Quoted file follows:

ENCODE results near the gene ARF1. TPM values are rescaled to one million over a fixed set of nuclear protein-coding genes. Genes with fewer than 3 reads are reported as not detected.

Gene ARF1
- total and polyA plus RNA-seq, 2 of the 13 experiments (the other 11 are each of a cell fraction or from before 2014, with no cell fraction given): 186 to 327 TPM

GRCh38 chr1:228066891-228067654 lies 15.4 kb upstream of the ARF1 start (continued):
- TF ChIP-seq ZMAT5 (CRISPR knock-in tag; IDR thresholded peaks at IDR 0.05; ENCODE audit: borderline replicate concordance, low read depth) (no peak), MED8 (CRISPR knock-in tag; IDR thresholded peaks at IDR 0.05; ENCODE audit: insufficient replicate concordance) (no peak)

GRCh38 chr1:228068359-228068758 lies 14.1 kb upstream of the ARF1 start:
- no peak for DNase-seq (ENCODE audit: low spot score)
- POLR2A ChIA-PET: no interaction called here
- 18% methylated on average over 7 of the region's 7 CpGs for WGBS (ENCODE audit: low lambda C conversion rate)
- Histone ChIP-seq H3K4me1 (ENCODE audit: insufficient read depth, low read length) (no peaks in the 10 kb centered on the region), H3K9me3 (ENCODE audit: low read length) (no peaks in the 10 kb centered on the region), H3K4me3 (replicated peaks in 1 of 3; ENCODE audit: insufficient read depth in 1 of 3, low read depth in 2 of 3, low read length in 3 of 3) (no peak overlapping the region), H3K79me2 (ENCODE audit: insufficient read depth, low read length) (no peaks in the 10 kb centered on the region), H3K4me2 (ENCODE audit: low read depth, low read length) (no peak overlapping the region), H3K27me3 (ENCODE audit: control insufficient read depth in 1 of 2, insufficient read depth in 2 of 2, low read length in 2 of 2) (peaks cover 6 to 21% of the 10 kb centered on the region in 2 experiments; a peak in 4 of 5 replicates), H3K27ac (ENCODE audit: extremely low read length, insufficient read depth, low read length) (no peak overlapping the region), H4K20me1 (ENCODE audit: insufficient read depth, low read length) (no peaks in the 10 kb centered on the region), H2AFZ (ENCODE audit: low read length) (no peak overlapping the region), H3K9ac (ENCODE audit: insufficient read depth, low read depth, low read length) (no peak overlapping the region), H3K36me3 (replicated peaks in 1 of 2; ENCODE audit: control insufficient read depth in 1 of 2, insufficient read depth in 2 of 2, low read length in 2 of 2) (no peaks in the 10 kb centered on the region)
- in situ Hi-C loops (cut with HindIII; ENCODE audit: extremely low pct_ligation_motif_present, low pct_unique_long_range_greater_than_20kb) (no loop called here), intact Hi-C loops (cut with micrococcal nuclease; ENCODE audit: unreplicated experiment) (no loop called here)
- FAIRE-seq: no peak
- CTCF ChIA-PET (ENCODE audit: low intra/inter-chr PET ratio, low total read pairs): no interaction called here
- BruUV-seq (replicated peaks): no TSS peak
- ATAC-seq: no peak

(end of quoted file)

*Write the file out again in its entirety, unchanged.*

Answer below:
ENCODE results near the gene ARF1. TPM values are rescaled to one million over a fixed set of nuclear protein-coding genes. Genes with fewer than 3 reads are reported as not detected.

Gene ARF1
- total and polyA plus RNA-seq, 2 of the 13 experiments (the other 11 are each of a cell fraction or from before 2014, with no cell fraction given): 186 to 327 TPM

GRCh38 chr1:228066891-228067654 lies 15.4 kb upstream of the ARF1 start (continued):
- TF ChIP-seq ZMAT5 (CRISPR knock-in tag; IDR thresholded peaks at IDR 0.05; ENCODE audit: borderline replicate concordance, low read depth) (no peak), MED8 (CRISPR knock-in tag; IDR thresholded peaks at IDR 0.05; ENCODE audit: insufficient replicate concordance) (no peak)

GRCh38 chr1:228068359-228068758 lies 14.1 kb upstream of the ARF1 start:
- no peak for DNase-seq (ENCODE audit: low spot score)
- POLR2A ChIA-PET: no interaction called here
- 18% methylated on average over 7 of the region's 7 CpGs for WGBS (ENCODE audit: low lambda C conversion rate)
- Histone ChIP-seq H3K4me1 (ENCODE audit: insufficient read depth, low read length) (no peaks in the 10 kb centered on the region), H3K9me3 (ENCODE audit: low read length) (no peaks in the 10 kb centered on the region), H3K4me3 (replicated peaks in 1 of 3; ENCODE audit: insufficient read depth in 1 of 3, low read depth in 2 of 3, low read length in 3 of 3) (no peak overlapping the region), H3K79me2 (ENCODE audit: insufficient read depth, low read length) (no peaks in the 10 kb centered on the region), H3K4me2 (ENCODE audit: low read depth, low read length) (no peak overlapping the region), H3K27me3 (ENCODE audit: control insufficient read depth in 1 of 2, insufficient read depth in 2 of 2, low read length in 2 of 2) (peaks cover 6 to 21% of the 10 kb centered on the region in 2 experiments; a peak in 4 of 5 replicates), H3K27ac (ENCODE audit: extremely low read length, insufficient read depth, low read length) (no peak overlapping the region), H4K20me1 (ENCODE audit: insufficient read depth, low read length) (no peaks in the 10 kb centered on the region), H2AFZ (ENCODE audit: low read length) (no peak overlapping the region), H3K9ac (ENCODE audit: insufficient read depth, low read depth, low read length) (no peak overlapping the region), H3K36me3 (replicated peaks in 1 of 2; ENCODE audit: control insufficient read depth in 1 of 2, insufficient read depth in 2 of 2, low read length in 2 of 2) (no peaks in the 10 kb centered on the region)
- in situ Hi-C loops (cut with HindIII; ENCODE audit: extremely low pct_ligation_motif_present, low pct_unique_long_range_greater_than_20kb) (no loop called here), intact Hi-C loops (cut with micrococcal nuclease; ENCODE audit: unreplicated experiment) (no loop called here)
- FAIRE-seq: no peak
- CTCF ChIA-PET (ENCODE audit: low intra/inter-chr PET ratio, low total read pairs): no interaction called here
- BruUV-seq (replicated peaks): no TSS peak
- ATAC-seq: no peak